On the surface, Rancid frontman Tim Armstrong’s betrayal by and divorce from his wife Brody of the Distillers informs Indestructible. The album is littered with little digs at Armstrong’s wandering ex, from “I’m ashamed now to say I even knew you” in the title cut to “Don’t worry about me, I’m gonna make it alright” in “Fall Back Down” to a half-dozen other thinly veiled references. But Indestructible is about much more than a failing marriage. The album uses the frailty of human relationships as a framework to discuss traditional male traits of loyalty, friendship and brotherhood and how staying true to these concepts pays off in the end. It’s pretty heady stuff for a “mere” punk band, but Armstrong has always been an intelligent, self-aware critic and a voice for the (mostly) working class punk community.
Although the Conservative right usually claims honor and loyalty as its exclusive domain, you’ll find more brotherhood among members of your average street gang than in any country club in America. With Indestructible, Armstrong and crew further the concept of punk band as street gang and, indeed, there’s little difference between the two. Both the street gang and the punk band are made up of aggressive young males, one usually defined by geography and the other by music. Their common experiences, whether a shared poverty or twelve hours a day driving down the highway in a van together, creates a bond that is difficult for outsiders to understand. Both groups provide extended families for its members, create their own language and iconography while a strong code of honor (or high artistic standards) provide a needed foundation.
But where does all of this sociological mumbo-jumbo leave Indestructible? Well, the album rocks with a fervor that few bands can manage, the chemistry of a decade spent together having forged a band that can turn on a dime, capable of expressing any musical idea that its members choose to push. There are precious few ska rhythms here, and fewer overt musical references to the Clash. Bassist Matt Freeman and drummer Brett Reed are arguably the best rhythm section in punk rock and guitarist Lars Frederiksen continues to grow as a player, elements of roots rock and bluesy flourishes creeping in at the edges of his blustery six-string assault. Armstrong is a wonderfully flawed vocalist, his warm drawl stretching out syllables and slurring words with an accessible patois of city slang and hip-hop inflection.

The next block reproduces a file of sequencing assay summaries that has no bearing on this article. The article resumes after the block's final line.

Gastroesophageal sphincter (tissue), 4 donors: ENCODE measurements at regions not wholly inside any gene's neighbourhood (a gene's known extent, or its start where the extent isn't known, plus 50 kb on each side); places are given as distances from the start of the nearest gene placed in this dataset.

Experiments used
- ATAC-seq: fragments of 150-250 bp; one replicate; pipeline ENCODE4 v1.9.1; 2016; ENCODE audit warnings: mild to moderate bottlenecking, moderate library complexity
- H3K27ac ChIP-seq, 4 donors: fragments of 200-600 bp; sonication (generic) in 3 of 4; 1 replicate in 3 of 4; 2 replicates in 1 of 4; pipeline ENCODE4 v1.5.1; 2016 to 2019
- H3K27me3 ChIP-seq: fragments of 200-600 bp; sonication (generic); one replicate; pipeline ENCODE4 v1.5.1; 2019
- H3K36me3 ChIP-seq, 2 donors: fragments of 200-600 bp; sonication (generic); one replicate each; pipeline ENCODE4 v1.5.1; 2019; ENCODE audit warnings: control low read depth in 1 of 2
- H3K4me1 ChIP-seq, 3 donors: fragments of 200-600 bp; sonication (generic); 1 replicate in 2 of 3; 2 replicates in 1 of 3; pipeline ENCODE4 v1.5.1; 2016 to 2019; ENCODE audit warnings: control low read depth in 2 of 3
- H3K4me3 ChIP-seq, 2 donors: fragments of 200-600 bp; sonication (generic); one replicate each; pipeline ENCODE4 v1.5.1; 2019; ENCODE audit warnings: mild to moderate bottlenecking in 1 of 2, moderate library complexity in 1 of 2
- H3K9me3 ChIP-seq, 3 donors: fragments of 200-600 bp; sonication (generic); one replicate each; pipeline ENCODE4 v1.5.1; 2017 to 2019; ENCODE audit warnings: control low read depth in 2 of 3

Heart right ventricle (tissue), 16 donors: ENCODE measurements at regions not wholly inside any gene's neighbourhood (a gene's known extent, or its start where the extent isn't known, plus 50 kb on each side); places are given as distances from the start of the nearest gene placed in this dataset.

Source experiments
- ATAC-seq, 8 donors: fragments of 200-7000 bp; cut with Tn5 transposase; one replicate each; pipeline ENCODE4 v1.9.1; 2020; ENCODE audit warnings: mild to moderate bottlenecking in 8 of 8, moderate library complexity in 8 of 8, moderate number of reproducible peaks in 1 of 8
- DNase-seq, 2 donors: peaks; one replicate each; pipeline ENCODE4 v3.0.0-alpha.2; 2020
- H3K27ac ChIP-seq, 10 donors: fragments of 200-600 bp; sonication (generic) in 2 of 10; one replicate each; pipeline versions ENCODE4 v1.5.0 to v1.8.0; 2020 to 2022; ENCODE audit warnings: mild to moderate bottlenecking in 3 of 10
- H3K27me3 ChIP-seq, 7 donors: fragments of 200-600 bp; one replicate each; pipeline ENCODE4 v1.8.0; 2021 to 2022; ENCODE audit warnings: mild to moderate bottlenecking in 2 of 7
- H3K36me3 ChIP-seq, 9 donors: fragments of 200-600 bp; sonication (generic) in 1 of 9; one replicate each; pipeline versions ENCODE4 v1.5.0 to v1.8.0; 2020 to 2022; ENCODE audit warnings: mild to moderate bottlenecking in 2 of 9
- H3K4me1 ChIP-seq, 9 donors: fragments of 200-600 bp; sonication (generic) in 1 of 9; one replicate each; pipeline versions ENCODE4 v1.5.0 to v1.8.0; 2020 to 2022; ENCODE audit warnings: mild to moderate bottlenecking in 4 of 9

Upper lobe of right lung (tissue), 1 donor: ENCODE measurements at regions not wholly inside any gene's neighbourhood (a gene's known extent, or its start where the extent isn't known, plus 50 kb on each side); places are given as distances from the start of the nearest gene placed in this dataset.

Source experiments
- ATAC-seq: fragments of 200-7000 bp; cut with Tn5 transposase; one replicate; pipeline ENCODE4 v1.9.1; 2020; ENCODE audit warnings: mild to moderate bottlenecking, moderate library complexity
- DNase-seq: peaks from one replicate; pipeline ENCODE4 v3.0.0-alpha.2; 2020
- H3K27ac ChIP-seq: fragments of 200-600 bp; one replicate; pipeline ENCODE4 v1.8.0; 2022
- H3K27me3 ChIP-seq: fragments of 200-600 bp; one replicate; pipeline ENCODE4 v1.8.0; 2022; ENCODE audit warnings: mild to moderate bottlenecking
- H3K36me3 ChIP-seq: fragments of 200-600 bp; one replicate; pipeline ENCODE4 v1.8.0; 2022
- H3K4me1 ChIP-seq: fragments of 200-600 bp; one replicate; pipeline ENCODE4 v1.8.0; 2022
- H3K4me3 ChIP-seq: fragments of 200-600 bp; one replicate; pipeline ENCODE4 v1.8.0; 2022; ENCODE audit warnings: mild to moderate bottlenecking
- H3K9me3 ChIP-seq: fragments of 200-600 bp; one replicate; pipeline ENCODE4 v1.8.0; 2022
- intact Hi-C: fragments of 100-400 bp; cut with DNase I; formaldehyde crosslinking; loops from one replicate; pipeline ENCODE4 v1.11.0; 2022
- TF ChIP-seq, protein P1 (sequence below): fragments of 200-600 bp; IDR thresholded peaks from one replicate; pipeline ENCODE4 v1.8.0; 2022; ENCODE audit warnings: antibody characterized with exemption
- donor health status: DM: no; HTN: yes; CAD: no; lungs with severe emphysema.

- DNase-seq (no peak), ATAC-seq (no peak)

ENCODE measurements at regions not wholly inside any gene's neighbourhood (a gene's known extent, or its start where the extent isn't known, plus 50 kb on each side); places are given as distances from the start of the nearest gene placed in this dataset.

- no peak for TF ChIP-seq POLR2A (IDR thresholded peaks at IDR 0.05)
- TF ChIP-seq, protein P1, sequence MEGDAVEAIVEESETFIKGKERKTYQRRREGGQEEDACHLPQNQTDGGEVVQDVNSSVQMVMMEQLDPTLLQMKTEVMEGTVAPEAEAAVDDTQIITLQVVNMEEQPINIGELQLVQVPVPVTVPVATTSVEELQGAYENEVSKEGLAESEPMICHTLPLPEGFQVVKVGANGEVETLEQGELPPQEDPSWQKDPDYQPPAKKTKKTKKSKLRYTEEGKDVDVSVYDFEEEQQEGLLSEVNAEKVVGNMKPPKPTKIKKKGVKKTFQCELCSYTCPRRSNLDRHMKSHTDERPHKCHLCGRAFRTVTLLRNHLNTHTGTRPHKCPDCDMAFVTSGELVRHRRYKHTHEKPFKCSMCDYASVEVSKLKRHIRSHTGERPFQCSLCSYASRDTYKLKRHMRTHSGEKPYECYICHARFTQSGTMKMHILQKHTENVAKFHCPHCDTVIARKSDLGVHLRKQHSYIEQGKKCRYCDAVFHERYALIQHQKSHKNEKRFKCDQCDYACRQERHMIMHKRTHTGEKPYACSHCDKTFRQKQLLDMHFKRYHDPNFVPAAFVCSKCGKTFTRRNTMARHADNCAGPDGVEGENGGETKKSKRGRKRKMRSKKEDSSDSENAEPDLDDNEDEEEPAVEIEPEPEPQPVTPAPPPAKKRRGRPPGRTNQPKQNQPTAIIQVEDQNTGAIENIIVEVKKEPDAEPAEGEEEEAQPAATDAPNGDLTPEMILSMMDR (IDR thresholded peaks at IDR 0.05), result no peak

Lyrically, the album’s title cut champions the healing power of rock ‘n’ roll and, name-checking Joe Strummer, lets slip the truth that as long as people listen to the music, the musicians who created it will never die in our hearts and in our memories. “Fall Back Down” champions the band as family, a self-contained brotherhood of equals that carry one another through heartache and tragedy. “Start Right Now” refers to the actions of our leaders, “a shill in a mask and a puppeteer,” and the effects these actions have on the average man while “Out of Control” describes the propaganda and lies that led us into the war in Iraq.
“Tropical London” tackles the breakup of Tim and Brody directly, Armstrong sharing memories of his wife as honestly and with as little bitterness as possible. Similar to Tom Petty’s “You Got Lucky,” the singer tries to turn the tables on the one who left, declaring “if you lose me, you lose a good thing,” tho’ the phrase rings hollow and in the end, the broken heart remains. “Stand Your Ground” is a heartfelt treatment of homelessness in America, a dirty little secret often ignored in the face of shallow flag waving and national saber-rattling. Indestructible closes with “Otherside,” written for guitarist Lars Frederiksen’s brother Robert, who died in 2001. It is at once both a tribute to a loyal fan of the band and a celebration of his life and of the music he loved. It is a potent closer and a hell of a rocker.
The Reverend’s Bottom Line
With Indestructible, Rancid has upped the ante and delivered another career-defining album. Through various levels of success, the inner turmoil of the band member’s personal lives and suffering the rigors of the road, Rancid has managed to stay strong, stay independent and stay focused on creating great rock ‘n’ roll music. They have done so without compromise, creating a legacy that will live on long after the band ceases to exist. (Hellcat Records, released 2003)
Review originally published by Alt.Culture.Guide™, 2003
Buy the CD from Amazon: Rancid’s Indestructible
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